Today, The Shed has once again squandered hours trying to drag its record collection into the age of I-wotsits but has paused to do a bit of research on one of its great treasures, a vinyl copy of Frankie Frost & the Night Hawks doing Big Boss Man, on the album Hey Boss Man, in 1962.

As always, The Shed has been beaten to it by YouTube, which will play you a copy at

It is a country r’n’b song written to make The Man shiver, whoever and wherever he is, and it does that so convincingly it is possibly a slight disappointment to discover it’s a product of Tin Pan Alley …

“Hey boss man/ Doncha hear me when I call/ Ah, you ain’t so big/ You just tall, that’s all”

If pushed to name its writer, The Shed might have gone for Jimmy Reed, and it was in fact Jimmy Reed who recorded it first, on a 1960 album from which it jumped off to become a classic.

Sample it at

Reed, a great influence on early Stones, had many great songs and wrote most of them himself. And his manager, Al Smith, gets a credit on this one. But most of it is generally credited to Luther Dixon, a former doo-wop man who wrote hits for the Shirelles, Pat Boone Bobby Darin and Elvis among others. The Shed’s team has not been able to come up with much on Al Smith but Dixon is well documented. He was inducted into the Songwriters Hall Of Fame just before he died.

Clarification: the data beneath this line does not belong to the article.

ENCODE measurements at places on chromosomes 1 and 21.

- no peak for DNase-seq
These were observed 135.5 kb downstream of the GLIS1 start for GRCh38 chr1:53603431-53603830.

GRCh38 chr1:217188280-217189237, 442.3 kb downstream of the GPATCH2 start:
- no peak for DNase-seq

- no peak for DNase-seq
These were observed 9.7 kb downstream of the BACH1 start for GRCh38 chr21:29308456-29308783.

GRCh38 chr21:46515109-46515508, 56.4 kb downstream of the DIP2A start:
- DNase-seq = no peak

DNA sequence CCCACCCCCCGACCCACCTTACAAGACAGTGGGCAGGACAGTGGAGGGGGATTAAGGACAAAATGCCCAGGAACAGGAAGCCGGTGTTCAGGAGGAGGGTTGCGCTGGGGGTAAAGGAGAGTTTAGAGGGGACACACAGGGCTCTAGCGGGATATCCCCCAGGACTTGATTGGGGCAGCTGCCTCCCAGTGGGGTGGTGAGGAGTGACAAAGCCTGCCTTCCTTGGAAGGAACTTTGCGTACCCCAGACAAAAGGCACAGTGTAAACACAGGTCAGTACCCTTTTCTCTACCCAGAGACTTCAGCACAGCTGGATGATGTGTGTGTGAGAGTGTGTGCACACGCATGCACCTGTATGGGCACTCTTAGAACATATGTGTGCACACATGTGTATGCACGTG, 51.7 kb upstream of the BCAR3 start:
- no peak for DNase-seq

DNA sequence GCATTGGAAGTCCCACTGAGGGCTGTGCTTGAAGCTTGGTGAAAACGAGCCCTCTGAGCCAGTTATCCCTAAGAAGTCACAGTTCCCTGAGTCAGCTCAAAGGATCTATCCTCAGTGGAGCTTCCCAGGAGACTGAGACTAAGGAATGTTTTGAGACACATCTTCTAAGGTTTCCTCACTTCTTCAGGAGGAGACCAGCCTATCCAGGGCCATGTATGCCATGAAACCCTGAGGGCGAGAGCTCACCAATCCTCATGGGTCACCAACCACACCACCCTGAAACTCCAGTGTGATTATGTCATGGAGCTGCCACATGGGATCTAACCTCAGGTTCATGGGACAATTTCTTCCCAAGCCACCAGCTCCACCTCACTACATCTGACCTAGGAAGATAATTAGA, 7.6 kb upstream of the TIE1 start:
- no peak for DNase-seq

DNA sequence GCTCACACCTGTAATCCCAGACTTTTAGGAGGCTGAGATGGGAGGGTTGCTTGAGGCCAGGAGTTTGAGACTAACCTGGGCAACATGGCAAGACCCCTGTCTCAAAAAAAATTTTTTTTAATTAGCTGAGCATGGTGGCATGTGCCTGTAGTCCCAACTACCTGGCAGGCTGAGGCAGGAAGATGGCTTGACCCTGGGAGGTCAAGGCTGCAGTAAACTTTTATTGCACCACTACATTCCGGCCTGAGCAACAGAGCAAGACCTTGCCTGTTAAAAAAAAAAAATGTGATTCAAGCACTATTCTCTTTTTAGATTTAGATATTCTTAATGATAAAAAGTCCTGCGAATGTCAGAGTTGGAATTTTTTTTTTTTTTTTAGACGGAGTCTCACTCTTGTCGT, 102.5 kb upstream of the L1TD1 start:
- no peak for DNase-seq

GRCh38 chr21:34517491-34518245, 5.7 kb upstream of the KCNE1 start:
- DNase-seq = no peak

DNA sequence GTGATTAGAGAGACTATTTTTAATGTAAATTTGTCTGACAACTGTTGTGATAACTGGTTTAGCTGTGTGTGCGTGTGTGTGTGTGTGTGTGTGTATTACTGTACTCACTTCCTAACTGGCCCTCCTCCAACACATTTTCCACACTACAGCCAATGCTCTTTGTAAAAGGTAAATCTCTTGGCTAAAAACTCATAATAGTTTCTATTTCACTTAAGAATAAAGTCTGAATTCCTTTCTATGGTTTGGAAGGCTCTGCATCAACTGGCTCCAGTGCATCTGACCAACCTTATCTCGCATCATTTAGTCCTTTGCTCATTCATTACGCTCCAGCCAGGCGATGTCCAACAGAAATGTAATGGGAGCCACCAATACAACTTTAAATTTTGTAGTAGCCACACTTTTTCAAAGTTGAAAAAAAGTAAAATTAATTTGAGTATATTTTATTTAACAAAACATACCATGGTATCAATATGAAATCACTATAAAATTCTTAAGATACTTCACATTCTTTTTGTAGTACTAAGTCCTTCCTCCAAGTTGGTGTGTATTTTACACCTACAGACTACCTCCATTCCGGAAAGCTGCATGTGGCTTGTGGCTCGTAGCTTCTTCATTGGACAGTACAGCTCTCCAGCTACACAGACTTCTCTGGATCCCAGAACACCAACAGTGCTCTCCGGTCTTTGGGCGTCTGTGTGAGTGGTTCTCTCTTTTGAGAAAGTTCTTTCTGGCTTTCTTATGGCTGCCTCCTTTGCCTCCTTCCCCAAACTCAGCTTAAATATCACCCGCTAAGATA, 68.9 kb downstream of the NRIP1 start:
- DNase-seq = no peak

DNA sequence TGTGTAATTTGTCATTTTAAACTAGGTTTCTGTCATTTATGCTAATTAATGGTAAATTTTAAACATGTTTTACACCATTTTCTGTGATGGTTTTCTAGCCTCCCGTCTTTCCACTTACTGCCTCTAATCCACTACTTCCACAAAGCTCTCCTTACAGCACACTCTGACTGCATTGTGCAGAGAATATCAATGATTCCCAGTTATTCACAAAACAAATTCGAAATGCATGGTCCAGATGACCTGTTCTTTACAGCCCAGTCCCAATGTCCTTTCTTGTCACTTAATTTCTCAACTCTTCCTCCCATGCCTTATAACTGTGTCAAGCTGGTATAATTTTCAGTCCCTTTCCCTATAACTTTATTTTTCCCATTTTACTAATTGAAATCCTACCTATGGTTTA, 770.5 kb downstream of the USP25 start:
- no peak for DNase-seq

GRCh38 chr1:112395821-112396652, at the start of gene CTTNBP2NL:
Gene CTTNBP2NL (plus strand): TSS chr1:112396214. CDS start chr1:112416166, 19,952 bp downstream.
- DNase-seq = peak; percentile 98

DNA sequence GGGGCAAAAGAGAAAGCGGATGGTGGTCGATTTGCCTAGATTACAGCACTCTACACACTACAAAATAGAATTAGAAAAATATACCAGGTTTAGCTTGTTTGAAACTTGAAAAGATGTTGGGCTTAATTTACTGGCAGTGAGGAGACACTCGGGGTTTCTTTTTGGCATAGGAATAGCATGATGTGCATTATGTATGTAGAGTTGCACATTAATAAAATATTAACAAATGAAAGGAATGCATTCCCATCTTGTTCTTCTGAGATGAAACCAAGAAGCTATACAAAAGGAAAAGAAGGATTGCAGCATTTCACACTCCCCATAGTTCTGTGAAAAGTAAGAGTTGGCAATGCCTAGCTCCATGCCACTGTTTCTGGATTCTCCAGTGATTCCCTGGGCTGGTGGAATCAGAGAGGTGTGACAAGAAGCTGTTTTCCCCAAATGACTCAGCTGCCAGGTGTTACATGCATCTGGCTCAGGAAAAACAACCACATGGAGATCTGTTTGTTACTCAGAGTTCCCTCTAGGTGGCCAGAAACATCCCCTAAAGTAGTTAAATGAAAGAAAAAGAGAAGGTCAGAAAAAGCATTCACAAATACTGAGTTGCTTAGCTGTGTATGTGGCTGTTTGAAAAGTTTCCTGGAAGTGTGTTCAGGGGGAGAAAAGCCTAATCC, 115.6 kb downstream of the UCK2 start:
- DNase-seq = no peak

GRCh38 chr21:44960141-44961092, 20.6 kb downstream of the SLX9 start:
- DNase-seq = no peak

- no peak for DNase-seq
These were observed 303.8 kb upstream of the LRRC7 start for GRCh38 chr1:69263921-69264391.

The Frank Frost take was recorded not long after Reed’s and, The Shed submits, is a competitor for definitive version, thanks to Frost’s authentic growl, although loads of people have had a go. Elvis Presley had a minor hit with it in 1967. And a Google will throw up dozens of covers by all sorts of interesting candidates, including The Pretty Things, a Russian pub band and Bobbie Gentry. We’d like to hear those. Meanwhile, our selections from a quick browse include

Dwight Yoakam at

and The Kentucky Headhunters at

Wikipedia says Big Boss Man is an uptempo twelve-bar blues shuffle which has been listed as one of 500 Records That Shaped Rock & Roll.


allfornow …


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